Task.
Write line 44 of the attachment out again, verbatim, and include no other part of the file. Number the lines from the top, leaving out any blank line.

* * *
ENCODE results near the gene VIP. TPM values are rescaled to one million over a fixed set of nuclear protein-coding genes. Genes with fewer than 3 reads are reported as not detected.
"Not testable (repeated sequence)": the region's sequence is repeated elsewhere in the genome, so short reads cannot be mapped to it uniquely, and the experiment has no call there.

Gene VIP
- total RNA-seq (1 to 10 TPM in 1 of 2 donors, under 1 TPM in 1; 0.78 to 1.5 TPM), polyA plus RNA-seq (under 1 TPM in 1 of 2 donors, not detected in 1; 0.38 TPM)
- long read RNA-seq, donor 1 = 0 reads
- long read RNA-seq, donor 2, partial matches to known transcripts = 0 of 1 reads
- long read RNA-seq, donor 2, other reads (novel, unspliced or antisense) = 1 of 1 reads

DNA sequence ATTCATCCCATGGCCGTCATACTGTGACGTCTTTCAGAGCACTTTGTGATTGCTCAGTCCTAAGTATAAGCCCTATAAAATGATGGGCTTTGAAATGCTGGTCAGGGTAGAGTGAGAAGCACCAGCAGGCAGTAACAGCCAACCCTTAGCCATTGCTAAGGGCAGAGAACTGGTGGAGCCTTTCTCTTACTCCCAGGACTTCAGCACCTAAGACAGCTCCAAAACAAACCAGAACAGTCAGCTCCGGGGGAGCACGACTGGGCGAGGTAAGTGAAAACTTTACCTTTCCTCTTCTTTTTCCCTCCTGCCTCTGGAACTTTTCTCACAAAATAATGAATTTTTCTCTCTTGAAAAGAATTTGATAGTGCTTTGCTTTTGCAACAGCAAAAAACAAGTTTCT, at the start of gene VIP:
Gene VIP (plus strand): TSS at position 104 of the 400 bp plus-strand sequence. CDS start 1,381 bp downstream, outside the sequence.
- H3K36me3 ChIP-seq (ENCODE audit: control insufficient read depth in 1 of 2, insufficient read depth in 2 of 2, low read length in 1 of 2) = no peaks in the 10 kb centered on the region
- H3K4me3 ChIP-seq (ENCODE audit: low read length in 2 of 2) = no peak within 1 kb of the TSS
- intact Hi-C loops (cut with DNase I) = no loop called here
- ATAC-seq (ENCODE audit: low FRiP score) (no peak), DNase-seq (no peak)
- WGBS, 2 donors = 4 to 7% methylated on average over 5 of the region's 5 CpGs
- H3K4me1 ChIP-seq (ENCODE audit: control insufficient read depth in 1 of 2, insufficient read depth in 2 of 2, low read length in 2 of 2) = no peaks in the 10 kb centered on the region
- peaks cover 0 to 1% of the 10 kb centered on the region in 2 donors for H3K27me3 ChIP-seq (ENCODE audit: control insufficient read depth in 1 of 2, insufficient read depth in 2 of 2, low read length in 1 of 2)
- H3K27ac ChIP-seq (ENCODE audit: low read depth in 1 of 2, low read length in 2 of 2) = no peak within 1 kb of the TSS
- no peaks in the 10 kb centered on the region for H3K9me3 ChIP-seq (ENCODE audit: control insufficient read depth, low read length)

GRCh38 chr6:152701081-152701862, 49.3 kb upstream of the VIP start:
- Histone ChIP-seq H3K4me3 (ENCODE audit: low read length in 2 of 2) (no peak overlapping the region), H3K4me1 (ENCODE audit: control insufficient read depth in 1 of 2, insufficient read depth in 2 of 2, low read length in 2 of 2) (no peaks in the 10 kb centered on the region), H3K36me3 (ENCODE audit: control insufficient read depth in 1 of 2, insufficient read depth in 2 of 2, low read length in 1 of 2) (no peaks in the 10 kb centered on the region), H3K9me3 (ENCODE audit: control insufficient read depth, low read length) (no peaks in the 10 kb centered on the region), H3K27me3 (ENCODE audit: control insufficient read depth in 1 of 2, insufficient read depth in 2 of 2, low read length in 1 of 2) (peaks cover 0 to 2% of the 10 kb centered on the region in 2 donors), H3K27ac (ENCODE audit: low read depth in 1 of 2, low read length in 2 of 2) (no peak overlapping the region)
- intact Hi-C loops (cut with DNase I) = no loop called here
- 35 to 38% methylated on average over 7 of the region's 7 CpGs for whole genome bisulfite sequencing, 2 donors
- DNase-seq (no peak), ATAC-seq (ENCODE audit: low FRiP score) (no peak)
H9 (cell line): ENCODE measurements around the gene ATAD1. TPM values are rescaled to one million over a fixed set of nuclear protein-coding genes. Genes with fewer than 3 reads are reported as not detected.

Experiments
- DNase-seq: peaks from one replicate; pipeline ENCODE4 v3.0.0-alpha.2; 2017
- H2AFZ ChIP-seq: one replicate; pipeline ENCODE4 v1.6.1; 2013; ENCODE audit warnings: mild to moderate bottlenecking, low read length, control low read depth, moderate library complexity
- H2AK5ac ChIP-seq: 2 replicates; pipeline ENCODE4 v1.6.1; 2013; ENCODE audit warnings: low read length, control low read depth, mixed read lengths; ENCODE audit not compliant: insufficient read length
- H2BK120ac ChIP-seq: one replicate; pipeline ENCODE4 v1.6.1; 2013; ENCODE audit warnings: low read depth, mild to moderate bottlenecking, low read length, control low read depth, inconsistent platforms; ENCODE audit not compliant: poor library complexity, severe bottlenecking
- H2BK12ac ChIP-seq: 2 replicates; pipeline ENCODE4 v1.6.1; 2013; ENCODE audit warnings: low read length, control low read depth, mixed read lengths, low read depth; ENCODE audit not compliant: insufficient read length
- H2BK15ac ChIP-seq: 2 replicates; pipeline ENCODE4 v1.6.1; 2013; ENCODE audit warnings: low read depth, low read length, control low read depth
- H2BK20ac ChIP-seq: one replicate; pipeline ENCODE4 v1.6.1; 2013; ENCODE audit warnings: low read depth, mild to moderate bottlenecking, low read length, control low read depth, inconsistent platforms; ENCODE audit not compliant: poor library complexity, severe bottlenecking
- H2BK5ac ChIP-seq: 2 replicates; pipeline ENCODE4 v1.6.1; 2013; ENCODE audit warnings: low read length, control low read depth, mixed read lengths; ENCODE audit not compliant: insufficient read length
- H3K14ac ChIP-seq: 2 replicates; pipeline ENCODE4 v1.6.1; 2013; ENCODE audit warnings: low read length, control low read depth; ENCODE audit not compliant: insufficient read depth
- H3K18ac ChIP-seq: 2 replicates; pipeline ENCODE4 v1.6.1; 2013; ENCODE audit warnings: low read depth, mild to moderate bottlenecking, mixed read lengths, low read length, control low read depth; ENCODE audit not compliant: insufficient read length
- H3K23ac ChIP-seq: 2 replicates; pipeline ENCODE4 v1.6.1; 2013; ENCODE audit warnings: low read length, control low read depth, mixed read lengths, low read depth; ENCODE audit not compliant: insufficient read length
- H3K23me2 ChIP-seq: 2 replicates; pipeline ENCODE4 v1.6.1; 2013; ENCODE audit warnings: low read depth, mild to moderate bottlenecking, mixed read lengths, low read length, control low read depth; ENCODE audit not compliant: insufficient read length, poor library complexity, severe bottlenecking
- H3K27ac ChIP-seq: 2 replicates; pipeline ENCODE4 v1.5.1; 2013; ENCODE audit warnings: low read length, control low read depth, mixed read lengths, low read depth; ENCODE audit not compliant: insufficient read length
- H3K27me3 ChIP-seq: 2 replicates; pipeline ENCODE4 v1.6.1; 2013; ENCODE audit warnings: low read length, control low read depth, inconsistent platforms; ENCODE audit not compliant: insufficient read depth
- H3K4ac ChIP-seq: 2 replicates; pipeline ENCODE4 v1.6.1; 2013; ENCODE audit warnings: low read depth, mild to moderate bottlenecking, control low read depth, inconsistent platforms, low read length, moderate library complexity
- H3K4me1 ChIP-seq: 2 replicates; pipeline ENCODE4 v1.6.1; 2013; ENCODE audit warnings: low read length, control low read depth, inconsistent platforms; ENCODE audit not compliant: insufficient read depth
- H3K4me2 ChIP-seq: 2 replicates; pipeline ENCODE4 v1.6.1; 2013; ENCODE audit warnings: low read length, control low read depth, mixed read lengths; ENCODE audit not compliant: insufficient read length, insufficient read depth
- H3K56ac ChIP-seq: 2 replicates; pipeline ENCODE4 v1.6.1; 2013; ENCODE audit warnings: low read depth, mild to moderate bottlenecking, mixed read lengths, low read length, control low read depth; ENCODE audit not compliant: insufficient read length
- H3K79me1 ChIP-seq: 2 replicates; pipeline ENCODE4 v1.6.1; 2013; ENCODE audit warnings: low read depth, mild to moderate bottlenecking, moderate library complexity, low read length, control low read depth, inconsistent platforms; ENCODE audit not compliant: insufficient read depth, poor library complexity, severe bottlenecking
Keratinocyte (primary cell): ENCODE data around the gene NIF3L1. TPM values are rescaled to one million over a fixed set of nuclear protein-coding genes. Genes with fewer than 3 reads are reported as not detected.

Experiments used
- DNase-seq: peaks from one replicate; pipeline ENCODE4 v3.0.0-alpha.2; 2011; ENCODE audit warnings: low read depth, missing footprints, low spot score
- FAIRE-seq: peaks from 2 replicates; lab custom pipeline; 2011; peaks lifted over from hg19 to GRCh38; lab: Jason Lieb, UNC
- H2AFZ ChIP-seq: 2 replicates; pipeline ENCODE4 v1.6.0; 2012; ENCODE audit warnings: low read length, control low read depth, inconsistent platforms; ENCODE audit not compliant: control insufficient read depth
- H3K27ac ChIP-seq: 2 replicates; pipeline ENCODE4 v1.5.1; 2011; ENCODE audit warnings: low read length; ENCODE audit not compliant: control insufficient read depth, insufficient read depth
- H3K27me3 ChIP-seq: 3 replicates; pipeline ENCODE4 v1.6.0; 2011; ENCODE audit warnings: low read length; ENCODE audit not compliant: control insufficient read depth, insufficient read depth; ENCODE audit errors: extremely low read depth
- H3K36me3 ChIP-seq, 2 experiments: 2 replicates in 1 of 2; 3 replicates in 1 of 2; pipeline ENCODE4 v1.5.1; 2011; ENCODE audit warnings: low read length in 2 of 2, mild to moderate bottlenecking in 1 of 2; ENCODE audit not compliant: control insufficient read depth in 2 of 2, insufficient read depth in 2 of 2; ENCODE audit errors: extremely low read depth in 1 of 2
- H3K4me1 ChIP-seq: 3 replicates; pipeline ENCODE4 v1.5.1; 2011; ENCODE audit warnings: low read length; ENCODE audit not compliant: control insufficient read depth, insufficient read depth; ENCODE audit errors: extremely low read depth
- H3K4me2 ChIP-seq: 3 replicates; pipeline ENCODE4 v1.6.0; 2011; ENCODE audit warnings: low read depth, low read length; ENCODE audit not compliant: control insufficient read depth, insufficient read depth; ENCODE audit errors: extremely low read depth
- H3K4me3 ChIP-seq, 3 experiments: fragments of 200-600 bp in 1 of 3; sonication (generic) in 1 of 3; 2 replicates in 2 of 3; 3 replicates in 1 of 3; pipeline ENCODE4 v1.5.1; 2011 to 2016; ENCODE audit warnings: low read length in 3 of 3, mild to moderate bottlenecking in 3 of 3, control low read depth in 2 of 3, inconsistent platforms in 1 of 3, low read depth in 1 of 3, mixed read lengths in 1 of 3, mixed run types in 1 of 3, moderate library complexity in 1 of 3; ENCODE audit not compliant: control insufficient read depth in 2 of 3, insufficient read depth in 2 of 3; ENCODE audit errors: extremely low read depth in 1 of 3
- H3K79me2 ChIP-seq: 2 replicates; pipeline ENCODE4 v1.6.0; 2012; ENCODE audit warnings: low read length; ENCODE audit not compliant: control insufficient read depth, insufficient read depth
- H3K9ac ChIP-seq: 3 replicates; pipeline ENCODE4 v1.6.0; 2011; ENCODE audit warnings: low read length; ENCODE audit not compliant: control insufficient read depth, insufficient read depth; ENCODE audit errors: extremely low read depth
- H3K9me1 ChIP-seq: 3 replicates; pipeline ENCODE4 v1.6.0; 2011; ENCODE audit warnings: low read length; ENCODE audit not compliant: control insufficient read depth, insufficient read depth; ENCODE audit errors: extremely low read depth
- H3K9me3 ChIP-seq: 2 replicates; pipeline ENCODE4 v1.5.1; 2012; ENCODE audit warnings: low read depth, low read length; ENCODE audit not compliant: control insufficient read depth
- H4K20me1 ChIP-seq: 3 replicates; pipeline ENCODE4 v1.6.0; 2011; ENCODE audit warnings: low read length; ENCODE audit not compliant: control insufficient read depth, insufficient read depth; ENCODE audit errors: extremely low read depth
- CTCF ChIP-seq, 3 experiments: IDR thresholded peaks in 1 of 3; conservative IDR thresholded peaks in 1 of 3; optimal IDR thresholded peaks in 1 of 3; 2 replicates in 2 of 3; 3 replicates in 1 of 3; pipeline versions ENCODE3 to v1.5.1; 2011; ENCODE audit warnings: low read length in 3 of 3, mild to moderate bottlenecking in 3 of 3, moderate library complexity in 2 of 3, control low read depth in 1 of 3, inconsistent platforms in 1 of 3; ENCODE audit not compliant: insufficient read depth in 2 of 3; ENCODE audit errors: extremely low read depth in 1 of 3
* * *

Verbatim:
- H3K79me1 ChIP-seq: 2 replicates; pipeline ENCODE4 v1.6.1; 2013; ENCODE audit warnings: low read depth, mild to moderate bottlenecking, moderate library complexity, low read length, control low read depth, inconsistent platforms; ENCODE audit not compliant: insufficient read depth, poor library complexity, severe bottlenecking